Saturday, November 24, 2012

On Virginity and Marriage

St. Gregory of Nyssa in his work, "On Virginity," in an early section of the work, describes the troubles of married life as a means of encouraging his readers not to idealize marriage, but to understand the evils that accompany the good.  He laments, "If only before experience comes, the results of experience could be learnt."

St. Gregory of Nyssa begins this section by conceding the joys of the best possible marriage: "...competent means, suitable ages, the flower and prime of life, deep affection, the very best that each can think of the other, that sweet rivalry of each wishing to surpass the other in loving...."  St. Gregory himself was a married man.  As he describes the highs and lows of the best possible marriage, you easily get the sense that this is his own experience.  He has known the best of what marriage offers...and he knows the distraction, anxiety, sorrow and sadness that must accompany even the best of marriages.

And then there is the reality that, by definition, few marriages are the very best.  "If you wish to know all of the trials of married life," St. Gregory advises those who are not yet married, "ask the women who actually know it."  Wise Gregory recognizes that, generally speaking, women, more than men, experience the most intense suffering in marriage.  I am not speaking here of merely the physical pain and constriction of freedoms that comes with bearing and raising children.  I am referring to the anxiety and tears associated with beloved children going their own ways and a spouse who fails to provide for, perhaps even to notice, her own emotional and perhaps even social and physical needs.  Men feel these things too; but I think women feel them more intensely.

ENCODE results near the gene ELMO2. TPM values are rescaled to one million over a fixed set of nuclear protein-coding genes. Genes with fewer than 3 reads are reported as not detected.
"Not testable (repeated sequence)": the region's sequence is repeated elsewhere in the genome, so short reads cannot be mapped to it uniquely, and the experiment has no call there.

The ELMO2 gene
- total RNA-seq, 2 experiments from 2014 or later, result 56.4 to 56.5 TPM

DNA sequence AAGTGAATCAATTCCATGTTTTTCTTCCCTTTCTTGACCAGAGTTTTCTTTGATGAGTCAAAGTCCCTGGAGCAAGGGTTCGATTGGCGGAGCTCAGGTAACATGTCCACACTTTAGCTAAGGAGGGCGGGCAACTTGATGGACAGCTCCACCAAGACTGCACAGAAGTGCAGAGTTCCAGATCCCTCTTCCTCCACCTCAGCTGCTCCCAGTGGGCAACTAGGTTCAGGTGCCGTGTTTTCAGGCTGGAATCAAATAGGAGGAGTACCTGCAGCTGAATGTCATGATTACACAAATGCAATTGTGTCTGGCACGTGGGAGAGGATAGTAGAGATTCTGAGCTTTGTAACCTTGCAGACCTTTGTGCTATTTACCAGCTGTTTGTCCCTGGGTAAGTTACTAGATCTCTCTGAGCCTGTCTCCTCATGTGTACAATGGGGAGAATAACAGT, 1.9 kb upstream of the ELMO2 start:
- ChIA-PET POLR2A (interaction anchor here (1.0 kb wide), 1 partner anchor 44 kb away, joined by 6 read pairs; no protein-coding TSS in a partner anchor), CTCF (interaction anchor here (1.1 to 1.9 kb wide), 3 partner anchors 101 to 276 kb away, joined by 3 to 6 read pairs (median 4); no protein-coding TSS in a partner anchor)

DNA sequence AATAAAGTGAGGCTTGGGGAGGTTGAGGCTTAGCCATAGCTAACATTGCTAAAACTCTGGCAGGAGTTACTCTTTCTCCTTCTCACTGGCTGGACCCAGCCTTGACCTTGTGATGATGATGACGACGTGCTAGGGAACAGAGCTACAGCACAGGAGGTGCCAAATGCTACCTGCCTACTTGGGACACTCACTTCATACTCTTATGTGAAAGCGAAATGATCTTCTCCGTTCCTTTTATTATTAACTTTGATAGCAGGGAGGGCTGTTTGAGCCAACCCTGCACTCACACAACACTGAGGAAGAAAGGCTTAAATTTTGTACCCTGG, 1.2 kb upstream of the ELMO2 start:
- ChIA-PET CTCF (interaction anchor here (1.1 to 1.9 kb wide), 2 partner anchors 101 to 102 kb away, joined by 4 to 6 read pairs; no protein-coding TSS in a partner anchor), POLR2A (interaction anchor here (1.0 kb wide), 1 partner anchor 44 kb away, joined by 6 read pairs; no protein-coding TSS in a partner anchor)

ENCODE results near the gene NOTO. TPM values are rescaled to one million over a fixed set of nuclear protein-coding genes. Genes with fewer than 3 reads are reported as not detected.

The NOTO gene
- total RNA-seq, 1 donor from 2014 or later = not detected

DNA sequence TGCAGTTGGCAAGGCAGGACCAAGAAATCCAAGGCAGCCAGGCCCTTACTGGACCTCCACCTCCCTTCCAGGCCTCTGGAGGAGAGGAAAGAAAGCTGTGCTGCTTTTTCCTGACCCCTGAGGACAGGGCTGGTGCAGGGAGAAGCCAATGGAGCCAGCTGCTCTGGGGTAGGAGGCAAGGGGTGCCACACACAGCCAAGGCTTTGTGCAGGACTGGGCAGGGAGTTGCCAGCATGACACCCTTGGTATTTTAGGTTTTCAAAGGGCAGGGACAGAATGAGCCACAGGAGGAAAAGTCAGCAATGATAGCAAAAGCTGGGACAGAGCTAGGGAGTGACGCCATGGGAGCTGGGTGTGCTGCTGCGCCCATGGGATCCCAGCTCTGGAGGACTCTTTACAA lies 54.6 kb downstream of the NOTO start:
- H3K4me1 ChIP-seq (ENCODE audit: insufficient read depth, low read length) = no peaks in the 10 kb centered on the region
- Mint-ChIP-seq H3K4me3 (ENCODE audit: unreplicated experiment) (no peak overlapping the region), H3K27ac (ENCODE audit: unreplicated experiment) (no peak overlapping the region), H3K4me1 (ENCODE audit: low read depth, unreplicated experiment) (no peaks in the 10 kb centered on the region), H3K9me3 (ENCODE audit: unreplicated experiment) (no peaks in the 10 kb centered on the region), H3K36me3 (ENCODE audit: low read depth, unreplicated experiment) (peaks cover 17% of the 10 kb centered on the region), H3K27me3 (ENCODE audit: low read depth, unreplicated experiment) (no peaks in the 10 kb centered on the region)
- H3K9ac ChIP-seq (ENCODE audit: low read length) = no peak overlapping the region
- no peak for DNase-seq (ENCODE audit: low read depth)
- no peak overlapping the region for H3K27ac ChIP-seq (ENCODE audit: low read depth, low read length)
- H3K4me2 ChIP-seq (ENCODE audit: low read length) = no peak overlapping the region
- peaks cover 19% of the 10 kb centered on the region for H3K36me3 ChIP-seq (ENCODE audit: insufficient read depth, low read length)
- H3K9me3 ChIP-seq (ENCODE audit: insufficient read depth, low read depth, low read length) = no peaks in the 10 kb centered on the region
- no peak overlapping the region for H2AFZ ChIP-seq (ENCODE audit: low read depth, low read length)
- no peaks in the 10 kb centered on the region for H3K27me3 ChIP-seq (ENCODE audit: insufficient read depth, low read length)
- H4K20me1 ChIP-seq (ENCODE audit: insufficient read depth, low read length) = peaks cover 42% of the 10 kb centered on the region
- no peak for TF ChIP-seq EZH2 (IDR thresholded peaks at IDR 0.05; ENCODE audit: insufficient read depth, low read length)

Yet in spite of this reality, St. Gregory concedes, it is not ignorance of these sufferings that leads most people to choose the married life.  It is rather a kind of blindness, an unwillingness to believe that I will have to endure what my parents or relatives or acquaintances have endured.  An immaturity or unwillingness to believe that I am my parent's child, that my potential spouse is the offspring of his or her parents and that we all human beings alike suffer from similar passions and delusions.  And so we are surprised when the honeymoon ends, when our spouse is unresponsive, when we have to let go of our dreams for the sake of our family, for the sake of reality.

This reality, however, is also our salvation.  The seed of new life is in the fruit that we eat.  It is the very struggle to love, to love as Christ loved, to love unrequited--or at least not well requited--that makes us like Christ, that becomes the arena in which our martyrdom saves our souls and the souls of those we love: "The blood of the martyrs is the seed of the Church."

Now to be clear, this is not an exhortation to remain in a dangerous relationship.  There is enough martyrdom in living as a single mother without also being beaten regularly by a drunken husband.  We are not talking about a legal obligation to enable another's wickedness.  No, abuse is not to be endured; but dissatisfaction is not the same as abuse. It is this continued love in the face of dissatisfaction that produces godliness.  It is a love that finds no other help except in God--God and His Mother and His Saints.  Here the Light of Christ shines brightly.

Some of you, those who are young, may be wondering why I present such a dismal view of married life. Is it because I have had a terrible marriage? Actually, no. After 33 years, I can say that Bonnie and I have (so far) beaten the odds. But this has not happened by accident. Love is work. All of life is work, the work of becoming like Jesus. And that's a good work. However, it is probably easier, more "glorious," as St. Gregory would say, to do this work as a virgin and in a monastery. That's the point of St. Gregory's work on virginity.  

Certainly, monastic life has its trials and tribulations too. And there can be failed monasteries just as there can be failed marriages. We are all broken human beings. And yet considering everything, if one can choose it, virginity is a higher path, a more sure (but not certain) path to Christlikeness. This is why St. Gregory recommends it. And yet married people need not despair. St. Gregory himself is married. Marriage is also a path to holiness. It is just a bumpier path.

No comments: